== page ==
5

I am in: GNU bash, version 4.4.12(1)-release (x86_64-pc-linux-gnu)

the script is: (note.sh)

 #! /bin/bash

edit="edit"

if [[ $edit = $1 ]]
then
    touch ~/.notes/"$2".txt
    $EDITOR ~/.notes/"$2".txt
else
    tree ~/.notes
fi

I was hoping if I input in bash: ./note.sh I get output as if i had typed tree ~/.notes But i want this script to basically accept arguments, so if I input ./note.sh edit new_note then if new_note.txt does not exist, touch ~/.notes/new_note.txt then (Gedit for me) text editor opening new_note.txt in terminal for editing

the else statement works, but ./note.sh edit new_note returns

./note.sh: line 10: /home/username/.notes/testnote.txt: Permission denied

It does the touch but not the editor. What is being denied permission here?

Thanks in advance! I am very new to both shell scripting and askubuntu and much appreciate any help

11

In bash the variable $EDITOR is not set by default. However, there is a command that will invoke the default editor.

For this command it is:

editor <filename>

To set the command to your choice:

sudo update-alternatives --config editor

Example:

terrance@terrance-ubuntu:~$ sudo update-alternatives --config editor
There are 3 choices for the alternative editor (providing /usr/bin/editor).

  Selection    Path               Priority   Status
------------------------------------------------------------
  0            /bin/nano           40        auto mode
  1            /bin/ed            -100       manual mode
  2            /bin/nano           40        manual mode
* 3            /usr/bin/vim.tiny   10        manual mode

Press <enter> to keep the current choice[*], or type selection number:

After choosing your default editor, then all you have to do to call it in your script is:

editor ~/.notes/"$2".txt

Hope this helps!

  • 3
    For maximum flexibility use ${EDITOR:-editor}. This will use the value of $EDITOR if set and non-empty or editor otherwise. – David Foerster Feb 18 '18 at 0:36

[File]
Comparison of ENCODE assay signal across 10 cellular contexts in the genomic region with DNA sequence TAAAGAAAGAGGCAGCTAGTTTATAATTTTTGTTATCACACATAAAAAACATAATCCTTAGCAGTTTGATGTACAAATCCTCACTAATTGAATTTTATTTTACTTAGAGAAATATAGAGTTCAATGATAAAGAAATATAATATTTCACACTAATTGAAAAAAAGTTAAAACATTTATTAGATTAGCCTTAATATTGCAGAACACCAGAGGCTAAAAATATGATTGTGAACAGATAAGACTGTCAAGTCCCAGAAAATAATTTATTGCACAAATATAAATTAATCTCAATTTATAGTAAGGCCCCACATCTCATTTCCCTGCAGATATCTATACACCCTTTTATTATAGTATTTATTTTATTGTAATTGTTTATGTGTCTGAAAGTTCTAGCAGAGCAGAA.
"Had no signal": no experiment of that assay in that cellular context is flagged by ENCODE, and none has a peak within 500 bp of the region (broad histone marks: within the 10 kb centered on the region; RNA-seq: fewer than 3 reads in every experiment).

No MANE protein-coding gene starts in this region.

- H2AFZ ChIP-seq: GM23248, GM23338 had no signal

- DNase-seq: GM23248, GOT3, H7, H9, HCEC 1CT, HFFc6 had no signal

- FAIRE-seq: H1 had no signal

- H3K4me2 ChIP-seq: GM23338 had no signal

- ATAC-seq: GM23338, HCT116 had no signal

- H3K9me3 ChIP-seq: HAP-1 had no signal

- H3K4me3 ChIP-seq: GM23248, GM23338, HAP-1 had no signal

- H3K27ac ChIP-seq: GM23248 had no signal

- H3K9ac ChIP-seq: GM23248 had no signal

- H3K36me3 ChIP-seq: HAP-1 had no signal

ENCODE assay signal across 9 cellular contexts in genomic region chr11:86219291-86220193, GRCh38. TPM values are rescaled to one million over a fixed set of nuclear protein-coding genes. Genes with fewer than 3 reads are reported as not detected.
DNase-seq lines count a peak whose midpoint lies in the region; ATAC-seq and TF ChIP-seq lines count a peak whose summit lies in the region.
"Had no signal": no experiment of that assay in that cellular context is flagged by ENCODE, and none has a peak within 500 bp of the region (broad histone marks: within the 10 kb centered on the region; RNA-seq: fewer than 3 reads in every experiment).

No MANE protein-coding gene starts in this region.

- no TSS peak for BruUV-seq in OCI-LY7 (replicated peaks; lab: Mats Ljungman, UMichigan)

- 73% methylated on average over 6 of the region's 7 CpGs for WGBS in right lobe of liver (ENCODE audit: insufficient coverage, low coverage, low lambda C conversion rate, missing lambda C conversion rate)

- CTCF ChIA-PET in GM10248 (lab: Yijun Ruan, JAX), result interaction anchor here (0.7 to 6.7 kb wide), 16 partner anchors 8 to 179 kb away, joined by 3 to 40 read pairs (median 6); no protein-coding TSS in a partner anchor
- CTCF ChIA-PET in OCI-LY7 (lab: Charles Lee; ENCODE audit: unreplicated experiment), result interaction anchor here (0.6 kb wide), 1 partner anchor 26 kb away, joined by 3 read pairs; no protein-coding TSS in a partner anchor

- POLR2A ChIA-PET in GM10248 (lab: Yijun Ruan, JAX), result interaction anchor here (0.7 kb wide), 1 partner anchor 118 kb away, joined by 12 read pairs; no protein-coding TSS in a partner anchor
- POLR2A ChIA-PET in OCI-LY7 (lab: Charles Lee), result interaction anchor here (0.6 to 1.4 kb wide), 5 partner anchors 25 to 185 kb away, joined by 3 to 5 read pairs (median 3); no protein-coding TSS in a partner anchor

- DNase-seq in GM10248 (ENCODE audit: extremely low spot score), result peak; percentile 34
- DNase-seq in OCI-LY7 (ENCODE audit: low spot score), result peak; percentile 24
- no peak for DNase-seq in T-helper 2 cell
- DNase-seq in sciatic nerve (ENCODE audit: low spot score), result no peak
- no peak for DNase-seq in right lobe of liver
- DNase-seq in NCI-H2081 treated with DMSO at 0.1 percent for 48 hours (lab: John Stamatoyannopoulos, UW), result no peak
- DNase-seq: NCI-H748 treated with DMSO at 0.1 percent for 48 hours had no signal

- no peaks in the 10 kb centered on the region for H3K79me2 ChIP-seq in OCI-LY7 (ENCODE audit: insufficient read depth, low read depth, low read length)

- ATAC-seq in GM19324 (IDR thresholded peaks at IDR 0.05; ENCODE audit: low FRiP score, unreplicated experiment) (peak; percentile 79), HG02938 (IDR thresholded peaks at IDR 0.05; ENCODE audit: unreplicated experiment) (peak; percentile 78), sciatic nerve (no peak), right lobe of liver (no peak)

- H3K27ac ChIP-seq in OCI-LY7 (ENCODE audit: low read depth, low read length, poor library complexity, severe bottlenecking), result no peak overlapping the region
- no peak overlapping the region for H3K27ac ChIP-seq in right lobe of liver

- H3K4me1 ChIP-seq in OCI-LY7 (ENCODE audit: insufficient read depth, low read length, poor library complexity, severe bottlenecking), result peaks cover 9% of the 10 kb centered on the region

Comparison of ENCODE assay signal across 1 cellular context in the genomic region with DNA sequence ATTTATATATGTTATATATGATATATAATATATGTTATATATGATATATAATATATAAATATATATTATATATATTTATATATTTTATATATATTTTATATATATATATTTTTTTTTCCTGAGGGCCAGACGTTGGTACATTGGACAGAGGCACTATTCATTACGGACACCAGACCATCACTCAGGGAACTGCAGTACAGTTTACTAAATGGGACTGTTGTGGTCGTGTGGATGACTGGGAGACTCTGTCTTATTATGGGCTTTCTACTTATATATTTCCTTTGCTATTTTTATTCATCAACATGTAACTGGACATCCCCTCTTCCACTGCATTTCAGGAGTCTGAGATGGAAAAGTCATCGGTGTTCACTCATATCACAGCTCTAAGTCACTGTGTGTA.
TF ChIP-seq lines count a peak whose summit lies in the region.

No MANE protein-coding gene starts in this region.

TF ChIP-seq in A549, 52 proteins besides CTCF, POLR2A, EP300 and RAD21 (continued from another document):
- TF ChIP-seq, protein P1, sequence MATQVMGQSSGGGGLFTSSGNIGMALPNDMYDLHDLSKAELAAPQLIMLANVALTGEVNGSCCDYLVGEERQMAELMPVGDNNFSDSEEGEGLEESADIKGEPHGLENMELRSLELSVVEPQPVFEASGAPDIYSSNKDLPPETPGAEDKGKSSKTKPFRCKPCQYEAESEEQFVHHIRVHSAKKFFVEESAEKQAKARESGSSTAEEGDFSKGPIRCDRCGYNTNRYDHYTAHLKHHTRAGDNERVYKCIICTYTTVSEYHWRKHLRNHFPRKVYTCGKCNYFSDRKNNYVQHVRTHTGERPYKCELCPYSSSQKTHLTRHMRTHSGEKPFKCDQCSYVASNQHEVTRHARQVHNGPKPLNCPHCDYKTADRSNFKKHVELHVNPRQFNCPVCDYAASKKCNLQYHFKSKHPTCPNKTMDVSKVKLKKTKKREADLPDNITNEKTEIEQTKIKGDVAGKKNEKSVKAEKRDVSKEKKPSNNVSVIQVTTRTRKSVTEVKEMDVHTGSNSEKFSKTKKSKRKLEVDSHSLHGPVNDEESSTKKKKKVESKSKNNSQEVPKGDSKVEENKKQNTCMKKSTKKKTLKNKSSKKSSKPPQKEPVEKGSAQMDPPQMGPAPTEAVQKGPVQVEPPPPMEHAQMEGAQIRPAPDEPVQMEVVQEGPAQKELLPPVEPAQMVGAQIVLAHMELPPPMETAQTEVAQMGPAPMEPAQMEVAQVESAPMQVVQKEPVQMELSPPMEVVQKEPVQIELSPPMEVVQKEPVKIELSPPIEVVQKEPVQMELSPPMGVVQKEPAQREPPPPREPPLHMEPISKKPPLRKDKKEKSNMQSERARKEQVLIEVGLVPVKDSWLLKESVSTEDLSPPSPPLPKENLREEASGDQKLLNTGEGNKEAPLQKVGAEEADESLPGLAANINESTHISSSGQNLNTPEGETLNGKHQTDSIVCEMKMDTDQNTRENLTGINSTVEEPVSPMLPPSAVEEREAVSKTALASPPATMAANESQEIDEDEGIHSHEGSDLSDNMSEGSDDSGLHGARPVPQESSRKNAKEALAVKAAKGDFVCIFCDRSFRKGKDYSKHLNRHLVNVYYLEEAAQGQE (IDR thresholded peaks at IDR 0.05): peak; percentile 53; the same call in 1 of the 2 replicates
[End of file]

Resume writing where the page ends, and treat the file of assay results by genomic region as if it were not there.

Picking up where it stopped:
6

The $EDITOR variable is not set, so it is blank when reaching that line. Leaving ~/.notes/"$2".txt for bash to call.
So bash then tries to execute /home/username/.notes/testnote.txt which gives permission denied because there is no executable flag set for the file.

As Terrance already mentioned, call the command editor directly or assign a valid texteditor to the variable $EDITOR.

EDITOR="/usr/bin/vi"

or

EDITOR="/usr/bin/vim"

or

EDITOR="/bin/nano"

or any other editor of your choice.

0

In brief: On Debian/Ubuntu: run sensible-editor.


But about the error you see:

As others have mentioned, if EDITOR is empty or not set, the unquoted expansion of $EDITOR results in nothing, so what the shell sees as the first word on the line, and as the command is the filename that comes after.

A quoted expansion "$EDITOR" would result in an empty word, which would give you a confusing error when the shell tries to run an empty string as a command:

bash: : command not found

You probably want to set a fallback in the case EDITOR is not set. You can use the ${par:-word} expansion for that. E.g. "${EDITOR:-vi}" would use the value of EDITOR, and if it's empty or unset, fall back to vi.

Then there's also VISUAL, which pretty much serves the same function, so you could check both: "${VISUAL:-${EDITOR:-vi}}".


On Ubuntu and other Debian-based systems you should use sensible-editor (instead of editor, vi or nano) since it allows a per-user setting of the default editor, unlike editor which depends on the system-wide symlink set by update-alternatives.

sensible-editor also checks VISUAL and EDITOR, so you don't need to check them explicitly, but could just run sensible-editor $file and it will do the right thing.

(Even if yours may be a single-user system, it's good to keep in mind that multi-user systems do exist, and you can have multiple users even on a desktop machine.)

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